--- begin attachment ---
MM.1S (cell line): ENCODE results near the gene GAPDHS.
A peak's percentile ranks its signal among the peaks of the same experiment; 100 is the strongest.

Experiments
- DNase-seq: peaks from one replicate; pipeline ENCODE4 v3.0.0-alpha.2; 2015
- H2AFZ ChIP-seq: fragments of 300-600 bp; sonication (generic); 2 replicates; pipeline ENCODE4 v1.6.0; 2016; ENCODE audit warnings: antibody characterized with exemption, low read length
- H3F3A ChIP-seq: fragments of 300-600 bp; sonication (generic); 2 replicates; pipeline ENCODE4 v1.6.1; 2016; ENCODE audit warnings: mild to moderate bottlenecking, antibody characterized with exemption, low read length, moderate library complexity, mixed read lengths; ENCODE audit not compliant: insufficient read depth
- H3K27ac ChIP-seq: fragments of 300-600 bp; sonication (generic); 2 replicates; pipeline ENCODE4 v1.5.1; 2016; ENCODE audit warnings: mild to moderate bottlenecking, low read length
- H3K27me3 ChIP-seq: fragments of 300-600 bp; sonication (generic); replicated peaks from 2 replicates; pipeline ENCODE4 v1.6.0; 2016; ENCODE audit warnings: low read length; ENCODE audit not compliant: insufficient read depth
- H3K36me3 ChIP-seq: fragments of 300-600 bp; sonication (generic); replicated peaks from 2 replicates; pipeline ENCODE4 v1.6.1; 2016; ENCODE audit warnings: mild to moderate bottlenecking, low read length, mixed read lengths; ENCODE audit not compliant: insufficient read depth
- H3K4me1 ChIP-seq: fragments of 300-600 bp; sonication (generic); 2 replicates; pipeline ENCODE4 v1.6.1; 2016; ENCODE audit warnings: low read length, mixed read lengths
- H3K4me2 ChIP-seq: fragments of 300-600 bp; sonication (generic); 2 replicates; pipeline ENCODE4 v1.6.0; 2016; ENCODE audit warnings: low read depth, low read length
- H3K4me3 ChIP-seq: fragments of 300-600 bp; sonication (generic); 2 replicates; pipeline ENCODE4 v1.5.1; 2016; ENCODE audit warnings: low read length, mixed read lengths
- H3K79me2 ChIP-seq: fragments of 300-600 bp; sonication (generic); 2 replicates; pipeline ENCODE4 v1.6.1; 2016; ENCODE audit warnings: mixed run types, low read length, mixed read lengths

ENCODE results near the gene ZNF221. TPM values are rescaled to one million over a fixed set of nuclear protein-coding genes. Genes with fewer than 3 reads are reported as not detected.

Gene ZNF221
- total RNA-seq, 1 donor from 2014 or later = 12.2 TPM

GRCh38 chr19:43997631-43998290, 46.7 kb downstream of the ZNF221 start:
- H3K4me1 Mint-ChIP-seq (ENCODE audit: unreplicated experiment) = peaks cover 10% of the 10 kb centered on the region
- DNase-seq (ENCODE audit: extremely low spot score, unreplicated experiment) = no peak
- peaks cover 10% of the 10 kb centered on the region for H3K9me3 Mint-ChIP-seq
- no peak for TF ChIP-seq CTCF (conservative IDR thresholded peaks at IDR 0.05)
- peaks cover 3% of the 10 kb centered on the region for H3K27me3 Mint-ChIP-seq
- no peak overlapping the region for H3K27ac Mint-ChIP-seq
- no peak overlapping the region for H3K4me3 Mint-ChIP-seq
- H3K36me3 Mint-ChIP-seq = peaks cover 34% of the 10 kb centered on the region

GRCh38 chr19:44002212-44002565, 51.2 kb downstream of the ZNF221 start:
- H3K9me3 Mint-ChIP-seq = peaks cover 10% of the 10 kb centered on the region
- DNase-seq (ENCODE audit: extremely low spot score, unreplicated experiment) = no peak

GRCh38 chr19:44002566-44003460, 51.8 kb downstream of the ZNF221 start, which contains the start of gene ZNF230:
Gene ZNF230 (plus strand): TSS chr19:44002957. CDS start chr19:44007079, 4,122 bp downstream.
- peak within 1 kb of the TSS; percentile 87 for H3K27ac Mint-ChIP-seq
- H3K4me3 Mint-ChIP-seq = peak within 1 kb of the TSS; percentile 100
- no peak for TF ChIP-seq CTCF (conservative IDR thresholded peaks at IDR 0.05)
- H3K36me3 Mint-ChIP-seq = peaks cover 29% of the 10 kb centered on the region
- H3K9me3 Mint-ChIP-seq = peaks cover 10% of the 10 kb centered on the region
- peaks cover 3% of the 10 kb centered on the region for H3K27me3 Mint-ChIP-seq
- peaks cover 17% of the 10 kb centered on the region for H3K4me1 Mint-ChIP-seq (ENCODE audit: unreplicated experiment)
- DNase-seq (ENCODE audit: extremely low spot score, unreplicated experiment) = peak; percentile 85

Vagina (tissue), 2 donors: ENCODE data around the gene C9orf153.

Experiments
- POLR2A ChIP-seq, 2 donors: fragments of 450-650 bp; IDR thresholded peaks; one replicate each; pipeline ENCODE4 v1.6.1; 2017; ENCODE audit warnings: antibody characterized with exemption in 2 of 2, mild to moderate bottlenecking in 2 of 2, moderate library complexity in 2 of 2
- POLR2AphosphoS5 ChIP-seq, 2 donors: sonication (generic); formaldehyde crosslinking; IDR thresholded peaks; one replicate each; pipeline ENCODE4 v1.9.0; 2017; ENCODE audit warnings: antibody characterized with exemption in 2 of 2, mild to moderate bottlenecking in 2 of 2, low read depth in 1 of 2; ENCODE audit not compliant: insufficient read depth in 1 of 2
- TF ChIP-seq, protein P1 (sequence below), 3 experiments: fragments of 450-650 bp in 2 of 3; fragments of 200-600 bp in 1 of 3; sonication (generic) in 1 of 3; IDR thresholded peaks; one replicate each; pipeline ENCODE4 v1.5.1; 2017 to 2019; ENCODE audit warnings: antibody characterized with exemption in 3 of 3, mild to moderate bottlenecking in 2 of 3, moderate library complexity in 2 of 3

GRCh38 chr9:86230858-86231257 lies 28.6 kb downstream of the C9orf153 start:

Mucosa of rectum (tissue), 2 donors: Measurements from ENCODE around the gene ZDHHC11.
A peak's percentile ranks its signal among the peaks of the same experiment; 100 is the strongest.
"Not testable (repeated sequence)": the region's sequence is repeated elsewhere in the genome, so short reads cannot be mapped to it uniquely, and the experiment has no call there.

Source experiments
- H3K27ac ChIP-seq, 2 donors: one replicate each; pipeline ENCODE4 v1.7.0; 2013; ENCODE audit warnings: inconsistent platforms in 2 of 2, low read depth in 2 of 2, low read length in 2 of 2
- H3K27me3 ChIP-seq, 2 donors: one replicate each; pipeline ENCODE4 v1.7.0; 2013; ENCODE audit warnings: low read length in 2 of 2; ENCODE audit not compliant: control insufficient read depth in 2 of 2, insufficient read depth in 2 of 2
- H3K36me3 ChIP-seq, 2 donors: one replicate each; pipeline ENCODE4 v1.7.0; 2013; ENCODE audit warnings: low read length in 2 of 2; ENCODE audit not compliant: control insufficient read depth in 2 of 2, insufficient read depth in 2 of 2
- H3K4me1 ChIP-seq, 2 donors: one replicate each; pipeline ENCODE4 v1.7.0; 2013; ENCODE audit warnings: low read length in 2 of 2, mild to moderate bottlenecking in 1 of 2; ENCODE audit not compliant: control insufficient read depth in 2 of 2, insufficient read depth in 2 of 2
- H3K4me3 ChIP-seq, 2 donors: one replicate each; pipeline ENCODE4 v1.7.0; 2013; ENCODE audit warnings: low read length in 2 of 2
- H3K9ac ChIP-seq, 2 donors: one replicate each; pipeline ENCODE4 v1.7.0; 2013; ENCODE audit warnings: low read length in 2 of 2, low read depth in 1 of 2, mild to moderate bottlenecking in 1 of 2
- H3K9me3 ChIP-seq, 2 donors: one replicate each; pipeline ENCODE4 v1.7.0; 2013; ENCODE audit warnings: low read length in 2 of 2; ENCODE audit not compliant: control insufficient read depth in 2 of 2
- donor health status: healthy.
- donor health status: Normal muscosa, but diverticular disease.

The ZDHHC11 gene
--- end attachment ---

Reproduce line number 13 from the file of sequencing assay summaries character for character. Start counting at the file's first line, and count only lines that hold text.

- H3K79me2 ChIP-seq: fragments of 300-600 bp; sonication (generic); 2 replicates; pipeline ENCODE4 v1.6.1; 2016; ENCODE audit warnings: mixed run types, low read length, mixed read lengths